The United States of Incarceration

One very troubling, but commonly known, fact about the United States is that it has more people incarcerated per capita than any other country in the world. According to the CDC, on average an estimated 2.1 million U.S. adults are housed within approximately 5,000 correctional and detention facilities on any given day. In addition, the people incarcerated per capita are vastly overrepresented by people of color, with African-Americans bearing the greatest brunt of the mass incarceration machine that is the United States government. When pairing these alarming incarceration statistics with the fact that the United States now has close to 15 million confirmed COVID-19 cases, ICU bed shortages, and a lack of first responders, one can see the dire situation that comes into view for the millions of people incarcerated in United States detention centers.

Overpacked prison cells, as well as limited beds, medical supplies, and staff, have led to overwhelming numbers of cases at these facilities with no signs of slowing. The spread of COVID-19 has been so highly contagious in correctional institutions that it has now accounted for over 430,000 confirmed cases among inmates and staff at reporting facilities. Many of the issues associated with the spread of COVID-19 in these facilities, as stated in a CDC report, are a direct result of overcrowding, lack of institutional protocols and resources. According to the CDC report “crowded dormitories, shared lavatories, limited medical supplies [and] continual introduction and transport of newly incarcerated persons in multi person vehicles" has led to some of the worst circumstances for trying to contain the Coronavirus in federal facilities.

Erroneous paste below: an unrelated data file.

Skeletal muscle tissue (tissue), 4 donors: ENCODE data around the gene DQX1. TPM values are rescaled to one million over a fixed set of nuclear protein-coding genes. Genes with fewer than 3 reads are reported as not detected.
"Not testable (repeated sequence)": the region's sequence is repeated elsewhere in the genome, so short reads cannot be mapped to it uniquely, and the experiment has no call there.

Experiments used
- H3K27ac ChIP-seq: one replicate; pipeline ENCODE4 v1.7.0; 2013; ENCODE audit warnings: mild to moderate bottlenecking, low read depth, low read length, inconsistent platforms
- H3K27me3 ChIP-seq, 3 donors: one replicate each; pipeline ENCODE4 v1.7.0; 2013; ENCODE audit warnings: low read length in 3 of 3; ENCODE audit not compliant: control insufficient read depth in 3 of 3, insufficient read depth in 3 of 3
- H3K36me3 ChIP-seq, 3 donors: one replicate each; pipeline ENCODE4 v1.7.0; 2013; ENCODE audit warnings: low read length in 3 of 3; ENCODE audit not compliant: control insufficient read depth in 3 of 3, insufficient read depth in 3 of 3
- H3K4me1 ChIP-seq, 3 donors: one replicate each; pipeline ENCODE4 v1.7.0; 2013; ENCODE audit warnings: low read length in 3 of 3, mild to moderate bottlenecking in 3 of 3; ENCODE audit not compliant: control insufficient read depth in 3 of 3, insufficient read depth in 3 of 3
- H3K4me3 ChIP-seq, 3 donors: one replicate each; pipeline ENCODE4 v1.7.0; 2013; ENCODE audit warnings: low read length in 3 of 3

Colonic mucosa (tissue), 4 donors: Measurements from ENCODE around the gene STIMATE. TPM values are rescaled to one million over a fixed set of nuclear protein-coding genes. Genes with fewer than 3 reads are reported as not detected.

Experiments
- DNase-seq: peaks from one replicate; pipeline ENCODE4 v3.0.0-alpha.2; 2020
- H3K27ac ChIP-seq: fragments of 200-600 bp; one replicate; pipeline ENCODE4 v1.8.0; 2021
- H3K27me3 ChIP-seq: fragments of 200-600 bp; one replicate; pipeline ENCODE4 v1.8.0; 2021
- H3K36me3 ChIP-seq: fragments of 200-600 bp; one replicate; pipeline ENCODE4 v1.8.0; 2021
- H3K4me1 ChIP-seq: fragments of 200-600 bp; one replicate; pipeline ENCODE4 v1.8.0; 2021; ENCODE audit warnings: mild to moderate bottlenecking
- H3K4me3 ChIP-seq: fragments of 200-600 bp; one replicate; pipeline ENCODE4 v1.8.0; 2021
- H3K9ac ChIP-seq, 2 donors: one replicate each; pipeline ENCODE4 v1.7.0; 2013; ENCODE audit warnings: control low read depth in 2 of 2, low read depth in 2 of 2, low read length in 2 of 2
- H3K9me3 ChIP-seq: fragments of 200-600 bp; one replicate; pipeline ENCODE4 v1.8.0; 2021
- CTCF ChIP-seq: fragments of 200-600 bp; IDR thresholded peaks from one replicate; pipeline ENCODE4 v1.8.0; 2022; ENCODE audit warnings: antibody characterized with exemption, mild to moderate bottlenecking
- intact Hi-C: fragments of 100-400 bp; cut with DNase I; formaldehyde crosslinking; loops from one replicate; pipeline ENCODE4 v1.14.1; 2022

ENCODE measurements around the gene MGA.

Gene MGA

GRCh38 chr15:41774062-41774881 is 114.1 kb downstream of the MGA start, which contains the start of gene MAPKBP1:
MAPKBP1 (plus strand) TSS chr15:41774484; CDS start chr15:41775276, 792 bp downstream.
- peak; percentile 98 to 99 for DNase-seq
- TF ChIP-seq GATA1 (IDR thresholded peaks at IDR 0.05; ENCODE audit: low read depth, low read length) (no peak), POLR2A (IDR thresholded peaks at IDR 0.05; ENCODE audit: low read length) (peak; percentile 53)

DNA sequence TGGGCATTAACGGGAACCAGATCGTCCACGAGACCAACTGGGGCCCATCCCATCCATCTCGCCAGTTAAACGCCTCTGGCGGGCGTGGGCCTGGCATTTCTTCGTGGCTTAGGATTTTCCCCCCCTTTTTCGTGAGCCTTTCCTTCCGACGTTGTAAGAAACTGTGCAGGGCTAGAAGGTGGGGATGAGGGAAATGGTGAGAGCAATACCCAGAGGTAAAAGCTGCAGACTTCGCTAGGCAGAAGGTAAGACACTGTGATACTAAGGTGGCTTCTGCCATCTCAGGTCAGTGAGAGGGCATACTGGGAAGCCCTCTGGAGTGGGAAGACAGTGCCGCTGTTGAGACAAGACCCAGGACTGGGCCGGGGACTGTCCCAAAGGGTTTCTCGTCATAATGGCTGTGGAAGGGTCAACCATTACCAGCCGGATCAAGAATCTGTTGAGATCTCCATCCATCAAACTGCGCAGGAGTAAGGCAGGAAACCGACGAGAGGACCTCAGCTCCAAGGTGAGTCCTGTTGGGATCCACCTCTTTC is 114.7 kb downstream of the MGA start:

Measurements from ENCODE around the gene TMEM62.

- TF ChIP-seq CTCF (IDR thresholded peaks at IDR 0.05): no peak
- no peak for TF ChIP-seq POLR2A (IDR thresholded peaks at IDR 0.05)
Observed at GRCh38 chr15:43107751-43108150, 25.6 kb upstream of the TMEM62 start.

This past year, more than ever, has revealed the inhumane conditions that millions of people are subject to every day in America's prison system. These haphazard conditions in these facilities are being amplified ten-fold by the rise of the deadly Coronavirus and are now threatening thousands of lives behind bars everyday. This worldwide pandemic has not only revealed the United States' inability to preserve the quality of life for the average citizen, but it has clearly exposed the blatant and persistent health and human rights issues at the core of America’s criminal justice system. The stories outlined in inmate testimonials and in reports across the nation demonstrate how prisoner's health and welfare continue to be ignored and how the already dangerous conditions in these facilities have been easily exacerbated by the pandemic - placing millions of people into dire, life threatening situations.